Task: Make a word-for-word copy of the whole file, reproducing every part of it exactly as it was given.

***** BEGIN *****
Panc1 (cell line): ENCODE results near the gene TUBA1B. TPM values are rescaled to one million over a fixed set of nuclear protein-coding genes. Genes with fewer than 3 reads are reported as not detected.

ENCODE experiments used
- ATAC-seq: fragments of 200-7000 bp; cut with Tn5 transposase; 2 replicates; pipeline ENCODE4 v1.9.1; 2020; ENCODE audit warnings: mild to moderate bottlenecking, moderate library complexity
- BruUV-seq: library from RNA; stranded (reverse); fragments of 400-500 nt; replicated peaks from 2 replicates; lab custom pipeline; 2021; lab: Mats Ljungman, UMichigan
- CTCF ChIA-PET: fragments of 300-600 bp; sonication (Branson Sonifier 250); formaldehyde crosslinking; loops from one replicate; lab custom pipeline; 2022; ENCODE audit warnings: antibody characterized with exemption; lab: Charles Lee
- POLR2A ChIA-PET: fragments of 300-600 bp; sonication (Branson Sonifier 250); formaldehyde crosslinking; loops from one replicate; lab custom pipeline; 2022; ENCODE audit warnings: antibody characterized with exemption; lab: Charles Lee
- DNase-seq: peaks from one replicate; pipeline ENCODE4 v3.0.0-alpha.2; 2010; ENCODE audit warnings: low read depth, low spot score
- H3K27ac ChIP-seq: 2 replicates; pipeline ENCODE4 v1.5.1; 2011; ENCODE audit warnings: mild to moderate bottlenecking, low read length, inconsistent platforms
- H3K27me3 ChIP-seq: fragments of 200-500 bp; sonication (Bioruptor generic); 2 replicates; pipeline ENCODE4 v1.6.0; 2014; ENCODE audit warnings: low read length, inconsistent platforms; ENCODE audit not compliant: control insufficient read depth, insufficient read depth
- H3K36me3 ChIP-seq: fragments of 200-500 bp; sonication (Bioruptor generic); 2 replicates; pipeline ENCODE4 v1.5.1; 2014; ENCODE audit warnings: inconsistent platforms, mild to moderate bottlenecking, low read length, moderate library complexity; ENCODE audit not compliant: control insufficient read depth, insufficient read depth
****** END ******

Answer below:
Panc1 (cell line): ENCODE results near the gene TUBA1B. TPM values are rescaled to one million over a fixed set of nuclear protein-coding genes. Genes with fewer than 3 reads are reported as not detected.

ENCODE experiments used
- ATAC-seq: fragments of 200-7000 bp; cut with Tn5 transposase; 2 replicates; pipeline ENCODE4 v1.9.1; 2020; ENCODE audit warnings: mild to moderate bottlenecking, moderate library complexity
- BruUV-seq: library from RNA; stranded (reverse); fragments of 400-500 nt; replicated peaks from 2 replicates; lab custom pipeline; 2021; lab: Mats Ljungman, UMichigan
- CTCF ChIA-PET: fragments of 300-600 bp; sonication (Branson Sonifier 250); formaldehyde crosslinking; loops from one replicate; lab custom pipeline; 2022; ENCODE audit warnings: antibody characterized with exemption; lab: Charles Lee
- POLR2A ChIA-PET: fragments of 300-600 bp; sonication (Branson Sonifier 250); formaldehyde crosslinking; loops from one replicate; lab custom pipeline; 2022; ENCODE audit warnings: antibody characterized with exemption; lab: Charles Lee
- DNase-seq: peaks from one replicate; pipeline ENCODE4 v3.0.0-alpha.2; 2010; ENCODE audit warnings: low read depth, low spot score
- H3K27ac ChIP-seq: 2 replicates; pipeline ENCODE4 v1.5.1; 2011; ENCODE audit warnings: mild to moderate bottlenecking, low read length, inconsistent platforms
- H3K27me3 ChIP-seq: fragments of 200-500 bp; sonication (Bioruptor generic); 2 replicates; pipeline ENCODE4 v1.6.0; 2014; ENCODE audit warnings: low read length, inconsistent platforms; ENCODE audit not compliant: control insufficient read depth, insufficient read depth
- H3K36me3 ChIP-seq: fragments of 200-500 bp; sonication (Bioruptor generic); 2 replicates; pipeline ENCODE4 v1.5.1; 2014; ENCODE audit warnings: inconsistent platforms, mild to moderate bottlenecking, low read length, moderate library complexity; ENCODE audit not compliant: control insufficient read depth, insufficient read depth